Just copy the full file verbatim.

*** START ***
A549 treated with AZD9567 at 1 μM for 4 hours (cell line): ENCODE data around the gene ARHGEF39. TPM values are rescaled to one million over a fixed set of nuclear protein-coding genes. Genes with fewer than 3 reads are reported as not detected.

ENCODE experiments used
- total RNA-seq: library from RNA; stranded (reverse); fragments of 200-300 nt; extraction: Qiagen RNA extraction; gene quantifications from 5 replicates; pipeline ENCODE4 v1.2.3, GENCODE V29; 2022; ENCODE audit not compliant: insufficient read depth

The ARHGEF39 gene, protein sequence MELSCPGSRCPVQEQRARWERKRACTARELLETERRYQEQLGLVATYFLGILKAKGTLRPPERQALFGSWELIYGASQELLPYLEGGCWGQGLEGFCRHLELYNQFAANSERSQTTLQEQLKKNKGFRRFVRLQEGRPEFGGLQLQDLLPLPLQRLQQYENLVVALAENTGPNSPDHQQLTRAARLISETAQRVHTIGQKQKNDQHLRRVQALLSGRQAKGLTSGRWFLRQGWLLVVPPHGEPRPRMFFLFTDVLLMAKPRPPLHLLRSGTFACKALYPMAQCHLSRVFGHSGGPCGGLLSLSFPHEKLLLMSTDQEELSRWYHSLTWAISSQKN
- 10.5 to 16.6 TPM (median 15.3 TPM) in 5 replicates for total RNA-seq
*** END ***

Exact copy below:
A549 treated with AZD9567 at 1 μM for 4 hours (cell line): ENCODE data around the gene ARHGEF39. TPM values are rescaled to one million over a fixed set of nuclear protein-coding genes. Genes with fewer than 3 reads are reported as not detected.

ENCODE experiments used
- total RNA-seq: library from RNA; stranded (reverse); fragments of 200-300 nt; extraction: Qiagen RNA extraction; gene quantifications from 5 replicates; pipeline ENCODE4 v1.2.3, GENCODE V29; 2022; ENCODE audit not compliant: insufficient read depth

The ARHGEF39 gene, protein sequence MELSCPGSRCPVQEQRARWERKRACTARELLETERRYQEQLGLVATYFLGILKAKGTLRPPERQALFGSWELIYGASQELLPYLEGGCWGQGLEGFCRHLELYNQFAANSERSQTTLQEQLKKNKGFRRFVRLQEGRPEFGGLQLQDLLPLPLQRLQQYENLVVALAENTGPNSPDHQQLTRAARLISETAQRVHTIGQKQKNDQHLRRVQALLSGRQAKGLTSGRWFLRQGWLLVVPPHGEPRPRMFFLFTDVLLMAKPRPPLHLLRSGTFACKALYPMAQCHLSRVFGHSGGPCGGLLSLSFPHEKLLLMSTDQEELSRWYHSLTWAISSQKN
- 10.5 to 16.6 TPM (median 15.3 TPM) in 5 replicates for total RNA-seq